Young ice skaters can take their talent to the Next Ice Age, a Baltimore-based ice skating company that last month formed an apprentice company.
Tim Murphy, co-founder with Nathan Birch of The Next Ice Age, says the apprentice company, for ages 8 to 12 years old, will train and work with aspiring young skaters in the region.
The apprentice company will give its debut performance Sat. April 7 at 6 p.m. at Gardens Ice House, at 13800 Old Gunpowder Rd. in Laurel. The performance is free and open to the public.
Murphy and Birch, both former members of the John Curry Skating Co. who have worked with Dorothy Hamill, founded the Next Ice Age in 1988. It is a five-member professional company that performs for 10 weeks per year at the Carousel Hotel in Ocean City and venues like at the Kennedy Center in Washington, D.C. and the Columbia Festival for the Arts, in Howard County.
Murphy says that two years ago, The Next Ice Age decided to open an educational arm by founding the student company, for high school age skaters. The apprentice company followed in 2012.
“We can train the students the way we’d like, with the music and choreography, in the hopes of their moving on to the professional company,” says Murphy.
Entry into the 12-member student company and 10-member apprentice company is by invitation only. “We teach ice skating so we know the students in the area,” says Murphy.
The companies practice at the Gardens Ice House, in Laurel, although members come from throughout the area, including Baltimore City and Baltimore County.
“The Next Ice Age is the resident company at the ice house,” says Murphy. “It’s their first residency. We have to go where the ice rinks are.”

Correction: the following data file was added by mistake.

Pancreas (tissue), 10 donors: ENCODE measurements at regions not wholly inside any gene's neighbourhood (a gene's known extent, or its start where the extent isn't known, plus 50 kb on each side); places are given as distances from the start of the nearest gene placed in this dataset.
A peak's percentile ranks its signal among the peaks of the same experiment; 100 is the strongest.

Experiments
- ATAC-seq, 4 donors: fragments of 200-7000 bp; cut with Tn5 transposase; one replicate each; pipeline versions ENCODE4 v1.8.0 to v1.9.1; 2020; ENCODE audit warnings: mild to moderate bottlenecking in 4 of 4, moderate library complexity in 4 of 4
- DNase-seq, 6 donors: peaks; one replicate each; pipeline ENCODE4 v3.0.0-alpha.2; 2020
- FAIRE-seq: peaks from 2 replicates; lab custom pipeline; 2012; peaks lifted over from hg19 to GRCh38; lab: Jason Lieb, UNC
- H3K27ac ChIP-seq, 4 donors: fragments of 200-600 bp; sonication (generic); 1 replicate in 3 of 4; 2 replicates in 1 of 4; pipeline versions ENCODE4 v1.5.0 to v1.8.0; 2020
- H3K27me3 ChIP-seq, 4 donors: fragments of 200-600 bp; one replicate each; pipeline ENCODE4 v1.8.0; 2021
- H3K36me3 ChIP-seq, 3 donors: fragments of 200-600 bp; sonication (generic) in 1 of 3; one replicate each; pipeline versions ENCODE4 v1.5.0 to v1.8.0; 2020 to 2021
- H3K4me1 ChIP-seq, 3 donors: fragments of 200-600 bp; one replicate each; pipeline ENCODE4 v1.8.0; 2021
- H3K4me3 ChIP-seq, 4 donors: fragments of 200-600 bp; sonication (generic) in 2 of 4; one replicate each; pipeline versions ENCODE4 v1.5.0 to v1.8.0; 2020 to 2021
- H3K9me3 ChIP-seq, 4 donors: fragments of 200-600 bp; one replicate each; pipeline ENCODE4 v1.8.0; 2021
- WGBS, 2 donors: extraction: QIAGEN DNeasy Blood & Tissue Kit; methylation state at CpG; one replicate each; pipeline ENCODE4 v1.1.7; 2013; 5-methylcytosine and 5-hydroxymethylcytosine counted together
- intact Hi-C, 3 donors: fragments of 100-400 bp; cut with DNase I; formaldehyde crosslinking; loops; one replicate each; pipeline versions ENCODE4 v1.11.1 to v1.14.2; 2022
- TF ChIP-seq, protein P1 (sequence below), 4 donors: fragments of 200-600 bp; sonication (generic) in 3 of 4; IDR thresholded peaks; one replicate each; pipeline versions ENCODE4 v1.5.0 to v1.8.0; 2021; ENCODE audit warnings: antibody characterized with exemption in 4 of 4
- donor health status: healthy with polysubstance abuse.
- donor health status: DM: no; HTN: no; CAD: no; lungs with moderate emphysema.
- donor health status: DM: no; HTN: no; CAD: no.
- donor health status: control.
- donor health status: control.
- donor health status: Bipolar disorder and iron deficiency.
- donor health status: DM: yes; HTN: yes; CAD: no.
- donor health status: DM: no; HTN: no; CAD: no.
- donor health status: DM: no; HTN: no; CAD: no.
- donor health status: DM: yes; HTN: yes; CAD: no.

Source: Tim Murphy, The Next Ice Age
Writer: Barbara Pash

Biotech Event Features Nobel Prize Winner

The man who won a Nobel Prize for developing a break-through in how scientists study cells will be the featured speaker at a Baltimore event that looks at the future of biomedical research.
Dr. Martin Chalfie will speak at the University of Maryland Baltimore County’s 15th annual Life Science Symposium , which is free and open to the public. Dr. Chalfie will talk about the work that won him Nobel Prize in Chemistry in 2008.
The event will be held Wed. April 18, from 3:30 to 7:30 p.m. at the UMBC Ballroom, 1000 Hilltop Circle, Baltimore.
Over the years, the symposium has had a wide range of topics and speakers, but the theme is always cutting-edge research, says Caroline Baker, UMBC director of corporate relations and acting director of the career services center.
“It’s an opportunity for us to bring world-class scientists to this region,” Baker says of an event that generally attracts 200 people, among them science educators, healthcare professionals, biotechnology business leaders and members of the state’s bioscience community.
Besides Chalfie, who is a professor of biological sciences at Columbia University, the other featured speaker is Dr. Charles Bieberich, UMBC professor of biological sciences, who will talk about understanding the mechanisms and developing therapeutics for prostate disease.